A report from Dominique Patton of Reuters claims that several Chinese steel mills have received instructions to cap 2023 output at the same level as the previous year, potentially curbing iron ore demand in ‘the world's top steel market’.
Three mills owned by state-owned China Baowu Steel Group, were given verbal instructions that output should not exceed that of 2022, according to sources ‘familiar with the matter’ and two of those sources claiming the orders were delivered on 24 July 2023.
The authority issuing the orders was not specified and all of the sources declined to be identified.
A communications official within Baowu said he had no information to share on the matter.
According to the Reuters report, ‘China has mandated zero output growth in its steel sector for the last two years as it seeks to limit carbon emissions by one of its most polluting industries’.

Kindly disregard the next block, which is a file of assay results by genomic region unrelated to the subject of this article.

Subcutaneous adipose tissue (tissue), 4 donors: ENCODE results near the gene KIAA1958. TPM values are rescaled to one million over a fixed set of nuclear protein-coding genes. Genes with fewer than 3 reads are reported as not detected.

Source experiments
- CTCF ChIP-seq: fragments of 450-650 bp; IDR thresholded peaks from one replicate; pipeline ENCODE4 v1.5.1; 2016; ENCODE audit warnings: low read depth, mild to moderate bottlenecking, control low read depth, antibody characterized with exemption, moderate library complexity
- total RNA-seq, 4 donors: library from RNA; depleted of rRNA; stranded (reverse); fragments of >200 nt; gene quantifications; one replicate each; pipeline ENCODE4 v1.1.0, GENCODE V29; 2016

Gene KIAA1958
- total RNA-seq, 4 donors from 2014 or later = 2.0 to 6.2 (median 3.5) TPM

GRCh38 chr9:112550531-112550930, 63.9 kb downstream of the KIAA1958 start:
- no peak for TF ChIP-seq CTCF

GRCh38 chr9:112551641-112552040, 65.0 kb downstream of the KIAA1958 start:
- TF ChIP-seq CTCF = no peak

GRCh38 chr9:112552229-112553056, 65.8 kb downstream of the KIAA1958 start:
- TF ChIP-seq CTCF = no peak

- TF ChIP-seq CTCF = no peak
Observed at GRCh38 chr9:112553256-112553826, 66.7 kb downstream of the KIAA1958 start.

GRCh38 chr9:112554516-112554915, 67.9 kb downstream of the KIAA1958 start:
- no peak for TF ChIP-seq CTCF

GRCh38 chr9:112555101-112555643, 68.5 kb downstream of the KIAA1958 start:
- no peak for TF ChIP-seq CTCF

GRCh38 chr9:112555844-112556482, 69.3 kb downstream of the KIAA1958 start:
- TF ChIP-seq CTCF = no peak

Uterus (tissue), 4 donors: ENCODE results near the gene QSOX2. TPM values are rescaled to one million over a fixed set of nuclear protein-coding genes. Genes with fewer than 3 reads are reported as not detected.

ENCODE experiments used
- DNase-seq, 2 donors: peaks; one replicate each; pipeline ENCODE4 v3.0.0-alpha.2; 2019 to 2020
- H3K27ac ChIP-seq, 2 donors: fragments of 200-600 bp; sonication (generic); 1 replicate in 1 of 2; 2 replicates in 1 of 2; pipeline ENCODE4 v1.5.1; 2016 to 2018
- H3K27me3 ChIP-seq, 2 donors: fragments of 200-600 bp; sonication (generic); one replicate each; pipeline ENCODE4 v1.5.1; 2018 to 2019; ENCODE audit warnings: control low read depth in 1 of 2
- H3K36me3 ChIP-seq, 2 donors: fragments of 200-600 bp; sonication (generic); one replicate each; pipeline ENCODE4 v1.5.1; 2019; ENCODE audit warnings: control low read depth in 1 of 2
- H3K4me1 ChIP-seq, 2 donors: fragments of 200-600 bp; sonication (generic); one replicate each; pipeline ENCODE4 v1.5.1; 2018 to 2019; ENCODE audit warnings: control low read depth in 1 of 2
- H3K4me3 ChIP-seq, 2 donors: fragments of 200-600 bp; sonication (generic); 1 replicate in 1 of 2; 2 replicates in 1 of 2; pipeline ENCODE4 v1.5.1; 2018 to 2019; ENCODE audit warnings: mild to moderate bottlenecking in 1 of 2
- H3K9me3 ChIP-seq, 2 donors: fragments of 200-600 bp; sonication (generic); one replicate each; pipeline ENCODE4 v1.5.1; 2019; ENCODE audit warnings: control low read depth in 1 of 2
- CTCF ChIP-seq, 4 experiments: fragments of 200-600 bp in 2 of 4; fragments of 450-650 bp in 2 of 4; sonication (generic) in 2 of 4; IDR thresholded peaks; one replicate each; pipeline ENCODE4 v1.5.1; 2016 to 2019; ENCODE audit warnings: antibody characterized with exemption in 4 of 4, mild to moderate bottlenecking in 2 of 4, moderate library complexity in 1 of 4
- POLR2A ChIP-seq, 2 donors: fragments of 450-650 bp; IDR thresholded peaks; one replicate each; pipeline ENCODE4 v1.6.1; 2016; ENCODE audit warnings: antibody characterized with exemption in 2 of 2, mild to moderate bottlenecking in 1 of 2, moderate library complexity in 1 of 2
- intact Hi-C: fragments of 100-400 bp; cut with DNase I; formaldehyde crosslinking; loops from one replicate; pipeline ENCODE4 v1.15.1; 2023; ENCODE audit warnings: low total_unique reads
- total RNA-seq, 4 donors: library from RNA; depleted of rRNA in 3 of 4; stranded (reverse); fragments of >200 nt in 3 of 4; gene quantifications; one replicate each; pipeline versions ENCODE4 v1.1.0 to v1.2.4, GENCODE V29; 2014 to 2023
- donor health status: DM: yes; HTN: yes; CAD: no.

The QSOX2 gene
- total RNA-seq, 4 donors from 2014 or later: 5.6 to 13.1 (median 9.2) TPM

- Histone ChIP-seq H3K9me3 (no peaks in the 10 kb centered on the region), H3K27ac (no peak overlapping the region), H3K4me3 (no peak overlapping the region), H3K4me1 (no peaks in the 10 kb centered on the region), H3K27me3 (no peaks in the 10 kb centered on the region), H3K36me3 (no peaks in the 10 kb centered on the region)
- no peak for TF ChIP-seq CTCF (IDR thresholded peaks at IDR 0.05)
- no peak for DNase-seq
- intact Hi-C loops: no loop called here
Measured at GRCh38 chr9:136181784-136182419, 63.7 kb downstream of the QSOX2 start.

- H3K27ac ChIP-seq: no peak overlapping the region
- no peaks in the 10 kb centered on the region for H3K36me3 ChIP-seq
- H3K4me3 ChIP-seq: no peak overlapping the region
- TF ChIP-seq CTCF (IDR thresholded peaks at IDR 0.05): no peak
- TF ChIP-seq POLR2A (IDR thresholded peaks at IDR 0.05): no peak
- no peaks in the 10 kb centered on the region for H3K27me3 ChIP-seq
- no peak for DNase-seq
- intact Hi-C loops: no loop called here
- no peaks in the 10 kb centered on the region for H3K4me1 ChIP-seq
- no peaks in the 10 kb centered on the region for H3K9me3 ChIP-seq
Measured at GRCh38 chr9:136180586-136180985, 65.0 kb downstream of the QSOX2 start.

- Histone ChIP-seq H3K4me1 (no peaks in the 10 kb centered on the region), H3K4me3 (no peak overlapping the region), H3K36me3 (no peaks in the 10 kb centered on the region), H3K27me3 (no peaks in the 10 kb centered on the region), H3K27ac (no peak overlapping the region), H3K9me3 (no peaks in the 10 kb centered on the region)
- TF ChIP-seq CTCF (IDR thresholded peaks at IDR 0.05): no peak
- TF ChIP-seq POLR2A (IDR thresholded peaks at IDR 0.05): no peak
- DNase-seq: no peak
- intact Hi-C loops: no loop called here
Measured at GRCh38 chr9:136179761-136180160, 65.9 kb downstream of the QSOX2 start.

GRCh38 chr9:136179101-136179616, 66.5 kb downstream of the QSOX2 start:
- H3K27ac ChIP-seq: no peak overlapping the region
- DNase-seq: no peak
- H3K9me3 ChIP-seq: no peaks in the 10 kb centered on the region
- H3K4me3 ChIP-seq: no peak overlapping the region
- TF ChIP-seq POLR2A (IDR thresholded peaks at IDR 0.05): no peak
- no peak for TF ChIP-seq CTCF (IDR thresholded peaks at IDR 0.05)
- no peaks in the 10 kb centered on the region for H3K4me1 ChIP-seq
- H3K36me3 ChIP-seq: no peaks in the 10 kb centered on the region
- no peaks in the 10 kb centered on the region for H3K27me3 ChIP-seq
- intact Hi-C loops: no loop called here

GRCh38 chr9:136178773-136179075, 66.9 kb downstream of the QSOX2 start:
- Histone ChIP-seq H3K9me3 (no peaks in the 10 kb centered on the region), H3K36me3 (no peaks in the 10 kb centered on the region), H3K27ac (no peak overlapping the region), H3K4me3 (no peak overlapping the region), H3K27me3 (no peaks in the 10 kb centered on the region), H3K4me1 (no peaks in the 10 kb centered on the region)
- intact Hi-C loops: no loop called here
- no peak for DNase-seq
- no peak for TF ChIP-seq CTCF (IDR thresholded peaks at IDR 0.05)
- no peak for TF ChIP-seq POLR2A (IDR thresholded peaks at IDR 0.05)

"China has mandated zero output growth in its steel sector for the last two years as it seeks to limit carbon emissions by one of its most polluting industries."Dominique Patton's report from China for Reuters.
In 2021 and 2022, the state planner announced the zero growth target in the second quarter, but no public announcement has been made this year, leaving the market guessing on Beijing's plans.
Patton’s report claims that ‘some mills in the northern Chinese city of Tianjin were notified to keep steel output below the 2022 level’, according to reports from local consultancies Mysteel and Fubao yesterday, which did not specify the number of mills.
Similar instructions were received by some mills in eastern China, according to consultancy Shanghai Metals Market.
However, the Reuters report claims that ‘a dozen mills in northern Chinese cities including Tianjin and Handan contacted by Reuters said they had not yet received any instructions to cap their output’.